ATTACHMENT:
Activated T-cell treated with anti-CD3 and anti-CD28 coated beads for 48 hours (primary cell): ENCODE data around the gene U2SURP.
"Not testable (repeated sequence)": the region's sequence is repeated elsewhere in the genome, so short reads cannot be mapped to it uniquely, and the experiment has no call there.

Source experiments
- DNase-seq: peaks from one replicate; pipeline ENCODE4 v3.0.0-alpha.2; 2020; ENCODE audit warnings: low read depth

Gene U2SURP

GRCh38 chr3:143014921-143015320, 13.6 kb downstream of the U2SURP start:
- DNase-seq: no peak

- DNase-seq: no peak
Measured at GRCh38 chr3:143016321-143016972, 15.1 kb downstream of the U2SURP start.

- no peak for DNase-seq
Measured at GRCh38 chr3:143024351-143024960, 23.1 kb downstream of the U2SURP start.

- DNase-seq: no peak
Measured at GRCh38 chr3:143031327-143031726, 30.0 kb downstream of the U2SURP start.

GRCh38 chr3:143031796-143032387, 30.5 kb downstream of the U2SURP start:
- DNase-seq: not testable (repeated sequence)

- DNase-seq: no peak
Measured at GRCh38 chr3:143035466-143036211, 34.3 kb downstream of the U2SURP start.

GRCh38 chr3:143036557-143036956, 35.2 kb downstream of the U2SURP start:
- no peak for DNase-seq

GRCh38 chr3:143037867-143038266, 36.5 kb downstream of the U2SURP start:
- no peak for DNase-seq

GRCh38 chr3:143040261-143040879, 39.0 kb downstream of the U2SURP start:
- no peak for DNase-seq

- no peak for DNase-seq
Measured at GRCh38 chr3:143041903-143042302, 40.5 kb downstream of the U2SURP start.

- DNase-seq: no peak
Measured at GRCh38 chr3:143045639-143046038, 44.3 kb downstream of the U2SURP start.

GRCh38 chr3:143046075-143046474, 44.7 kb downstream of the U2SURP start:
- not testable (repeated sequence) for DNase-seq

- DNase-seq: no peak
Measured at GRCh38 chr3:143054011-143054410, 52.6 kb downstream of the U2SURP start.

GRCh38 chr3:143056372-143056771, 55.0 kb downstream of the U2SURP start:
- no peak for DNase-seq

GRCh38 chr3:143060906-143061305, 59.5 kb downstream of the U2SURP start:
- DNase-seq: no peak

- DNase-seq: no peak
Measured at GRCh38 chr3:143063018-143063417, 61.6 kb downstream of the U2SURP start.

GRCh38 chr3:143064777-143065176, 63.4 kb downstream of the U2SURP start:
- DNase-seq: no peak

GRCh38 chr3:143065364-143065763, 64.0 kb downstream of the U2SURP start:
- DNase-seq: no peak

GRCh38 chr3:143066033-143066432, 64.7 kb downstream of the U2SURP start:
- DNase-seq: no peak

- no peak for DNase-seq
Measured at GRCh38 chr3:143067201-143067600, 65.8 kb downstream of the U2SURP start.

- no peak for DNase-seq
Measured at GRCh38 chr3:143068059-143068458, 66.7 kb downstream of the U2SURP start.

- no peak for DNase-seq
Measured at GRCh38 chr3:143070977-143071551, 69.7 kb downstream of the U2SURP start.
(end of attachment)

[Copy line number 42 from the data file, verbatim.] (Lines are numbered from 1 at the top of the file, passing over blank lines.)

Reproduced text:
GRCh38 chr3:143066033-143066432, 64.7 kb downstream of the U2SURP start: